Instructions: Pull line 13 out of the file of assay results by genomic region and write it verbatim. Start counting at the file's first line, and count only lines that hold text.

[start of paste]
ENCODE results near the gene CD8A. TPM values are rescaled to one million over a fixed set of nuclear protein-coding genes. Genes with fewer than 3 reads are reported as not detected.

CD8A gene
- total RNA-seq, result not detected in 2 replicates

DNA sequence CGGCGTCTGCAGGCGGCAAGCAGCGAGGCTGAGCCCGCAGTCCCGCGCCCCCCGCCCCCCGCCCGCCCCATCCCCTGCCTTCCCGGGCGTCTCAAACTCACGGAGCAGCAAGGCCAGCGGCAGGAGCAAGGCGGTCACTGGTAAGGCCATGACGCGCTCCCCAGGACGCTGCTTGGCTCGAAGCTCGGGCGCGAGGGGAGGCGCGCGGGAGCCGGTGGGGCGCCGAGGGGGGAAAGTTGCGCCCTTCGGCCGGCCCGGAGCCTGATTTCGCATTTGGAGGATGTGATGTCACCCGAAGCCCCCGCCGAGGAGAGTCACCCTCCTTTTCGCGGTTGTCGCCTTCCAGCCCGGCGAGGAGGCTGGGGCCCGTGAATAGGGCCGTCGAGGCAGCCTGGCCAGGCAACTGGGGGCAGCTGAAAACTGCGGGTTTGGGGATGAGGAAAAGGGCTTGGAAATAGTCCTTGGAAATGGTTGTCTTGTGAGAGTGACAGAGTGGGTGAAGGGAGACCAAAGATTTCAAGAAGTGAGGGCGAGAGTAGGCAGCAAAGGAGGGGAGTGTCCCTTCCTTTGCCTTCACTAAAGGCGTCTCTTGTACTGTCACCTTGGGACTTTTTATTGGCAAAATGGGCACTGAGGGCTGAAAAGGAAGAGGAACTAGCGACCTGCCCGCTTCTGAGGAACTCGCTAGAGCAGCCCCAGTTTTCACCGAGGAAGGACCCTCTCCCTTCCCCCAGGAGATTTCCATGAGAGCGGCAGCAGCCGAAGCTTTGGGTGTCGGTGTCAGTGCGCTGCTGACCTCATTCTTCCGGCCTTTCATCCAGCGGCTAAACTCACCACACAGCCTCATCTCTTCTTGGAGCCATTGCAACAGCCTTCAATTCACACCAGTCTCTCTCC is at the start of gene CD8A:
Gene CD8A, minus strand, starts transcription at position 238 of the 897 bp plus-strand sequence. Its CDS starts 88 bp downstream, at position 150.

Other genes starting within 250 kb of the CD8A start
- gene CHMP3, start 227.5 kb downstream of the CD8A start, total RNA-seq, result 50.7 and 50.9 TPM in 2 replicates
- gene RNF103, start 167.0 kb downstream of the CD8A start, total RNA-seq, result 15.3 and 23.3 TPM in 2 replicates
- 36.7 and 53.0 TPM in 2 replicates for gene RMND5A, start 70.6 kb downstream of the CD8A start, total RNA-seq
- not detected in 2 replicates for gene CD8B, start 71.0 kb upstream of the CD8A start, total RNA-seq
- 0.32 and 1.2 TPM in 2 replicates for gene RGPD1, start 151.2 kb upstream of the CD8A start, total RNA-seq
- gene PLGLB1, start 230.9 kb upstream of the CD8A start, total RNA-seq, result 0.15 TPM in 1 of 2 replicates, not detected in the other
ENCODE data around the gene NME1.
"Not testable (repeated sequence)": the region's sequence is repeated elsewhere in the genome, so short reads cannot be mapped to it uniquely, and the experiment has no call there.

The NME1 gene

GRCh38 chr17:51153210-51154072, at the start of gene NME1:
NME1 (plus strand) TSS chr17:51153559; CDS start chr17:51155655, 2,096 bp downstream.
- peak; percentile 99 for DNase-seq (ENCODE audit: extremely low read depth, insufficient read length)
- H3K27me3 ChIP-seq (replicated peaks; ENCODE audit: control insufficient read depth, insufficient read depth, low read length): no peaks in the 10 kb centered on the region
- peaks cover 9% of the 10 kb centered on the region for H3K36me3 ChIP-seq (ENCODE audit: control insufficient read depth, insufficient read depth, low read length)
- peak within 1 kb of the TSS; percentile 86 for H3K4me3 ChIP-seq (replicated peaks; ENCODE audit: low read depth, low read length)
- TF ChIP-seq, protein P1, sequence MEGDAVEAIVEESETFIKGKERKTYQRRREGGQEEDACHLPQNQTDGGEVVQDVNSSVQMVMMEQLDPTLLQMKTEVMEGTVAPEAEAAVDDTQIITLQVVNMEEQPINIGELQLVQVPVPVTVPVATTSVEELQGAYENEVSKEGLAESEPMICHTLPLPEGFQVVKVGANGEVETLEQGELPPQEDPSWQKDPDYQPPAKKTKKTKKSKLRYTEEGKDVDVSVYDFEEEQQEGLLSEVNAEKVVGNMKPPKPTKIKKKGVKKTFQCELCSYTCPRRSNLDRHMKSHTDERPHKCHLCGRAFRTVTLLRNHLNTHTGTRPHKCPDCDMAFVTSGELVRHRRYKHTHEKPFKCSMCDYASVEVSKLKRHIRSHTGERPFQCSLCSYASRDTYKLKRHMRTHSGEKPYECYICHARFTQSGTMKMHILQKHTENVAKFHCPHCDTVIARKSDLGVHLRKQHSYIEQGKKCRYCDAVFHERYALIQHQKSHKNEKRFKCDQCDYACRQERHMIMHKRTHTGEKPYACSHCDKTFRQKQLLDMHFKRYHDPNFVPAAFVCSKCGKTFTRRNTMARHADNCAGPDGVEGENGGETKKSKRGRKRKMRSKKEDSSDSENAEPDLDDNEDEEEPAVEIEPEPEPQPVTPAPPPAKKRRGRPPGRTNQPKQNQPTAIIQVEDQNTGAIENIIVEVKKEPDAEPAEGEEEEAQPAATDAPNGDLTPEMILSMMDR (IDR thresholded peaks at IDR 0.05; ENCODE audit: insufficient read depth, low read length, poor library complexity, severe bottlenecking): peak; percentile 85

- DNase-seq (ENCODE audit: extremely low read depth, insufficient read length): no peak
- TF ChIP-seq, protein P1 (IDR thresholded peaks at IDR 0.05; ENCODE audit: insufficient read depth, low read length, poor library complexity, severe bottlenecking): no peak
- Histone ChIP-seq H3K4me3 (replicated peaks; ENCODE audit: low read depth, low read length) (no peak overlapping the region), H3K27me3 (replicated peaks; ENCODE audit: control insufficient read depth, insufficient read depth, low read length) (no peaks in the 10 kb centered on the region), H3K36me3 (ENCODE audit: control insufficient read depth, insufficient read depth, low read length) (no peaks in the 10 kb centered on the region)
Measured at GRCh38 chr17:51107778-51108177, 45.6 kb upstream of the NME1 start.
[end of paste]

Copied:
ENCODE data around the gene NME1.